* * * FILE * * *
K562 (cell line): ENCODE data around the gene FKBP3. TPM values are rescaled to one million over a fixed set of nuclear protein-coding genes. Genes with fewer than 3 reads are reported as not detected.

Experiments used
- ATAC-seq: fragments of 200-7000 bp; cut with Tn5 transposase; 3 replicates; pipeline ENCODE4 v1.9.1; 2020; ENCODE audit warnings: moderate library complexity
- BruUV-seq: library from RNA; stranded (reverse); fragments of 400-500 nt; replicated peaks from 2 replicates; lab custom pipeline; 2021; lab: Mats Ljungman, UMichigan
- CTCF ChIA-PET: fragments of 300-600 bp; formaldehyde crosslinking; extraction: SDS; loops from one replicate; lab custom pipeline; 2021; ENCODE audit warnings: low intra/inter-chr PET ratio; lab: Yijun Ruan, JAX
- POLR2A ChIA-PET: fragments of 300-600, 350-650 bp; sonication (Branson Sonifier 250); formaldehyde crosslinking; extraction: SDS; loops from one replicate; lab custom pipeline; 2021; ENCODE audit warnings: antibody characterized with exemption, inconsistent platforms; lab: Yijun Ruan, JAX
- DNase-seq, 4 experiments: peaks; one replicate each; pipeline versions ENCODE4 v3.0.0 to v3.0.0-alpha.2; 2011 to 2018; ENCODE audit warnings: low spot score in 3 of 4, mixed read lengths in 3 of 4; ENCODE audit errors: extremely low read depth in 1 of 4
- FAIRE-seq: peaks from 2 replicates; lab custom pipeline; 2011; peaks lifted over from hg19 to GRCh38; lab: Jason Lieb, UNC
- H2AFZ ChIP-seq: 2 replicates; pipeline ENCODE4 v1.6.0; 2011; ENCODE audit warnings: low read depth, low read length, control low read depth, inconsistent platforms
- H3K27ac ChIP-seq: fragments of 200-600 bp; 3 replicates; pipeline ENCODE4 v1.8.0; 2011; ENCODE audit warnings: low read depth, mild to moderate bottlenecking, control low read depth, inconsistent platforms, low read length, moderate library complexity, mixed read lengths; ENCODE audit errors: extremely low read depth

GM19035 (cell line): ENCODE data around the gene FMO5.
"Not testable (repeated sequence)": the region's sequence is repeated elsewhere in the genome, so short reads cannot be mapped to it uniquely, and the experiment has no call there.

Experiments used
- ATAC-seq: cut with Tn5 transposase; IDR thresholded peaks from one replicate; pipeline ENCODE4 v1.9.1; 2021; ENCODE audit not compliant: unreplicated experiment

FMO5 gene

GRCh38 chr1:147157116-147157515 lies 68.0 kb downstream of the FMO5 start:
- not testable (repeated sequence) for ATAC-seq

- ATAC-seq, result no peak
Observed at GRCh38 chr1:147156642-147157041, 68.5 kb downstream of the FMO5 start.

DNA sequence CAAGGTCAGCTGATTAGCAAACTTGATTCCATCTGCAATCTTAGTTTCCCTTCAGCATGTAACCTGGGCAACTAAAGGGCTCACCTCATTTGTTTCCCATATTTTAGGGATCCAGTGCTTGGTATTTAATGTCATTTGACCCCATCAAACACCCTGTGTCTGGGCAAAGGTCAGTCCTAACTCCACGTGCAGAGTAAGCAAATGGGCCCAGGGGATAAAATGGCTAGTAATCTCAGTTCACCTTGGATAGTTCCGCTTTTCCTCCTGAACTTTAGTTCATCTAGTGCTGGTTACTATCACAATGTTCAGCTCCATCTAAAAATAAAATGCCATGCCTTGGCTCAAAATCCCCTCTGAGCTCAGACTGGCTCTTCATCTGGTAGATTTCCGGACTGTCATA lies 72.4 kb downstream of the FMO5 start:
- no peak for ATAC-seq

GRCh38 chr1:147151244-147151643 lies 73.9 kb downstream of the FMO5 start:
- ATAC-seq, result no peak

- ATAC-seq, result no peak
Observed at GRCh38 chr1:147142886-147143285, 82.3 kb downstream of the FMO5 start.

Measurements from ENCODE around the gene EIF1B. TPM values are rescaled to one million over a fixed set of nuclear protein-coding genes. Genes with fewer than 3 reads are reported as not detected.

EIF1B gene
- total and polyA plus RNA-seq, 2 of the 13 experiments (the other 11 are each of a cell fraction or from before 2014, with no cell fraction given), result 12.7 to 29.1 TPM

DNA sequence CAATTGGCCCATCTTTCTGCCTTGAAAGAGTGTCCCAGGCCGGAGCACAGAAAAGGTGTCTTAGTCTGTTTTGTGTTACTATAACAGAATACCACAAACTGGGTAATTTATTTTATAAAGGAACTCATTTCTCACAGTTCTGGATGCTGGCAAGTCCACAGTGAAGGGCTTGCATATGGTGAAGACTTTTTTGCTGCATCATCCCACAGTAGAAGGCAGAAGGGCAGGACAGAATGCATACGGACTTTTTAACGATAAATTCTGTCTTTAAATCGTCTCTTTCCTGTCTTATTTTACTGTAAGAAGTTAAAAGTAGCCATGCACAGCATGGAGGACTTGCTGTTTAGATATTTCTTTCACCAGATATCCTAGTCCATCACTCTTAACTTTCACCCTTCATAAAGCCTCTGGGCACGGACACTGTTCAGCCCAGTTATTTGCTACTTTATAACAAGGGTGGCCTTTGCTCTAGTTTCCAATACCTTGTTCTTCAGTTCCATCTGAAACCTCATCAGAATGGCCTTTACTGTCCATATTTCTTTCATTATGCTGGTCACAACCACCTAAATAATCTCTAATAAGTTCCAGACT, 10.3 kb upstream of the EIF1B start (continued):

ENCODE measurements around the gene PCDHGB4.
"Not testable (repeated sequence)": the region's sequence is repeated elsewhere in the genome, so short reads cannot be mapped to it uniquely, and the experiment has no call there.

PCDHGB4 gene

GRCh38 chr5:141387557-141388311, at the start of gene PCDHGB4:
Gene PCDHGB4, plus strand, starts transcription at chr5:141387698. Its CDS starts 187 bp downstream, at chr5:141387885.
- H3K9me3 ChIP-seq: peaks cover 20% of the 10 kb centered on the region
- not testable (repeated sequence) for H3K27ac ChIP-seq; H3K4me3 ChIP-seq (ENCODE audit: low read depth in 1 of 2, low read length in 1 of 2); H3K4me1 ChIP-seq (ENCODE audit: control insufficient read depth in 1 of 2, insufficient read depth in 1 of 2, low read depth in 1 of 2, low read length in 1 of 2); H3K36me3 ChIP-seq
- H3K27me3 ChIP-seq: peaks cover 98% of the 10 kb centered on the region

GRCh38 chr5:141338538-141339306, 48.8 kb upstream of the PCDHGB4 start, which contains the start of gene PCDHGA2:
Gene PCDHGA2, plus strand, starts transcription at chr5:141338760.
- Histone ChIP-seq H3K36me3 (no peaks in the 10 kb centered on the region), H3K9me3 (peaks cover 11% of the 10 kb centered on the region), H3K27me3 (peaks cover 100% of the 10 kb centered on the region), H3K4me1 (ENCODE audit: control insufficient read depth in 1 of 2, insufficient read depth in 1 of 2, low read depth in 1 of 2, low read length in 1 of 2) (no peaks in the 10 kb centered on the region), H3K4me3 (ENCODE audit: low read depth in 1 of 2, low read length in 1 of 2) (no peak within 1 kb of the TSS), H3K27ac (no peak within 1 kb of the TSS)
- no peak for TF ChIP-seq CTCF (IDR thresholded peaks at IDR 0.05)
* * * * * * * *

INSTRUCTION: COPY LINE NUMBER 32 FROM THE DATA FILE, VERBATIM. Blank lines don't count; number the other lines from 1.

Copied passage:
PCDHGB4 gene